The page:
New Proposed Rules for Alabama Medical Marijuana Program Released
In just one day, both the Alabama Medical Cannabis Commission (AMCC) met to discuss some of the nitty-gritty of the state’s gestating medical marijuana market, and the Alabama Board of Medical Examiners (ALBME) released a draft of their proposed cannabis rules. It’s yet another sign that we are coming closer and closer to the day when you will be able to get an Alabama Marijuana Card.
November 18, 2021 a Busy Day for Medical Marijuana in Alabama
During its November 18th meeting, the AMCC heard testimony from one of its members, Dr. Sam Blackmore, about his suggestions for the yet-to-open market. In his presentation, Blackmore covered a lot of ground, but he focused especially on ways to maximize the efficacy of medical marijuana for Alabama patients and on keeping costs down.
That same day, the ABME released a draft of its rules governing how and when doctors may prescribe medical marijuana.
Efficacy is All About Dosing, Getting the Right Combinations of THC and CBD
Dr. Blackmore was speaking to the AMCC in his capacity as the head of the subcommittee on dispensaries. His presentation represented the suggestions of the subcommittee, not guaranteed steps the AMCC will be taking in implementing the state’s medical marijuana law.
Much of Dr. Blackmore’s presentation was about making medical marijuana as effective as safely possible for patients, and to that end the doctor focused on dosing and finding the right strains and combinations of medical marijuana.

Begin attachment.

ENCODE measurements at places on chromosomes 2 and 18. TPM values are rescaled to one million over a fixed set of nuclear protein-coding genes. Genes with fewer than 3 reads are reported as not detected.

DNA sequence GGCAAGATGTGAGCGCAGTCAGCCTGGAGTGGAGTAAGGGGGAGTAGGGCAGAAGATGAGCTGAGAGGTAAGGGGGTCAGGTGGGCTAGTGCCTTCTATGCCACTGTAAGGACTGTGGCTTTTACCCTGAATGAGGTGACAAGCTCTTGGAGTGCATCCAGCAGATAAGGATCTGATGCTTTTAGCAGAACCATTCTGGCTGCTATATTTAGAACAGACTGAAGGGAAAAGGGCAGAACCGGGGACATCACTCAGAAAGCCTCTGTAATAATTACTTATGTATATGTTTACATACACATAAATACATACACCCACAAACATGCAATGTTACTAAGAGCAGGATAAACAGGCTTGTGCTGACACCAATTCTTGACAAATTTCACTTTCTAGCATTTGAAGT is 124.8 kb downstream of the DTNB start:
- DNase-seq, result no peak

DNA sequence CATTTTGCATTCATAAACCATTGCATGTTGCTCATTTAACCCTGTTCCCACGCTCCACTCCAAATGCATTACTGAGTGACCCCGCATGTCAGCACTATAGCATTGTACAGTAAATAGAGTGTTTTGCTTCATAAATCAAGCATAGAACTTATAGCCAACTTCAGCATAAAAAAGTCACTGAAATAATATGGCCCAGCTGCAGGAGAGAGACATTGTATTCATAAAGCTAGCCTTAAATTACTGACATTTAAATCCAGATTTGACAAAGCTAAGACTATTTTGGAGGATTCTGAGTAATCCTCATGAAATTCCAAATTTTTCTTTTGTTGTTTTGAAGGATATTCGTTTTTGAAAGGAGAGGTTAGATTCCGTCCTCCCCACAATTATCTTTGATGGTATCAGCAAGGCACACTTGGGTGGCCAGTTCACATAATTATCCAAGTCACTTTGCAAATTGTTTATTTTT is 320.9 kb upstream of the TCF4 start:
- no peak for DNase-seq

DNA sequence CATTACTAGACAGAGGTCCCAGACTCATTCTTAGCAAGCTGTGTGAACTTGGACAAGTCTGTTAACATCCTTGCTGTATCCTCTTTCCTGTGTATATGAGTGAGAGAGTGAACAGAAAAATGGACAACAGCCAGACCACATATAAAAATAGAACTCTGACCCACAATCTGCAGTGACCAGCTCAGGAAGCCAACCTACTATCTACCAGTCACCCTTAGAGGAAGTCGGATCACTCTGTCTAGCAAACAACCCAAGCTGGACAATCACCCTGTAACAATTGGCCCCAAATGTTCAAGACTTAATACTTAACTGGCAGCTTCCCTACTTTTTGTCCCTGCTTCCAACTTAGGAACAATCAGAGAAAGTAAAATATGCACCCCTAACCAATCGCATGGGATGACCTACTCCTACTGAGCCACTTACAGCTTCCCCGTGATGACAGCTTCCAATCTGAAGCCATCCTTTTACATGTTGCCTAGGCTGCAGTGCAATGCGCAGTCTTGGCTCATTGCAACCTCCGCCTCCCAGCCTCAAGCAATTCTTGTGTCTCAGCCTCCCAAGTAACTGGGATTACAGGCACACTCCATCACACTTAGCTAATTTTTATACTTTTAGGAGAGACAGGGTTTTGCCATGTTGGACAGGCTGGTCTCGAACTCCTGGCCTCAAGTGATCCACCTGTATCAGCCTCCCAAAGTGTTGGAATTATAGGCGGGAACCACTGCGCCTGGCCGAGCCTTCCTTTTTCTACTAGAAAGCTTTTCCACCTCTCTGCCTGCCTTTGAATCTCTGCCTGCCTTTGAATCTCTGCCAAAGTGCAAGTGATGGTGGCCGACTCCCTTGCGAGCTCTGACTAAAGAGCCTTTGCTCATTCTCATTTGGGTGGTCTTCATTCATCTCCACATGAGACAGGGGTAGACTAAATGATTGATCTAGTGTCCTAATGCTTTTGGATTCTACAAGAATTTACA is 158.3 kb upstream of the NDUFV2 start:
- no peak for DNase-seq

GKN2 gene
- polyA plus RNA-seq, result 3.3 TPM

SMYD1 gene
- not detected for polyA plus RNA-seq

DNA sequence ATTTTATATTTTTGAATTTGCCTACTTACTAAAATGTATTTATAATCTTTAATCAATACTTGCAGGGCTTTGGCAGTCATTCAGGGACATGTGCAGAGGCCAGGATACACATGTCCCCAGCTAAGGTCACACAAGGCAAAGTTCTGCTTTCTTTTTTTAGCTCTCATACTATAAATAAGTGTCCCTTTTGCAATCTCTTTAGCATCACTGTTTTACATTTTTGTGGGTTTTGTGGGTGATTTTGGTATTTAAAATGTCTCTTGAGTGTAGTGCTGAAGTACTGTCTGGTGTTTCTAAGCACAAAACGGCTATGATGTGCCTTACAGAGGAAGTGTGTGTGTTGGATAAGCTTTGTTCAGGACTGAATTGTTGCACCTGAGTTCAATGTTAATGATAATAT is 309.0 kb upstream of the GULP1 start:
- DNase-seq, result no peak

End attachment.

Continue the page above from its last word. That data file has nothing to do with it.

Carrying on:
Dr. Blackmore suggested that the maximum daily dose of medical marijuana be capped at 75 mg of THC a day, but said the AMCC should recognize the need for flexibility in specific cases.
“Neurologists treat to effect,” Blakemore said, explaining that a one-size-fits-all dose might not work for all patients under a neurologist’s care. He suggested one way the AMCC might handle this concern. “Practicing neurologists would submit in writing why they are exceeding the maximum dose.”
Dr. Blackmore said that 2.5 mg of THC is the “threshold dose” for medical marijuana. In other words, most people need to take 2.5 mg of THC before experiencing any significant benefit. He said that 5 mg is “usually efficacious and tolerated,” whereas 10 mg produces strong effects except for those with high tolerance. He said doses of 20 to 30 mg and above could risk negative side effects.
In the final analysis, Blackmore said, the right dose is the “lowest that produces a therapeutic benefit without associated adverse events.”
Blakemore suggested that patients be able to buy 60 days worth of medicine at one time, and be allowed to possess up to 70 days worth at any given time.
Beyond the Amount of Medicine, the Right Combination is Also Important
Dr. Blackmore also emphasized the importance of finding medical marijuana strains with the right chemical profiles, and discussed the difference between strains with differing ratios of THC to CBD.
Blackmore also said that the other ingredients in medical marijuana combine with the THC and CBD to produce the entourage effect. The entourage effect refers to evidence that suggests that taking CBD and THC along with other natural ingredients in marijuana may reduce unwanted effects of THC some people experience, like anxiety, hunger, and sedation, and it may also offer neuroprotective and anti-inflammatory effects.
Dr. Blackmore expressed his belief that this effect is caused by a change in patients’ perceptions about how their medicine is working, not any actual change in the efficacy of the medicine itself.
“The ‘entourage effects’ enhance the product’s feel for the patient,” Blakemore said. “Because of that the patient says ‘I have a better effect with that product.’”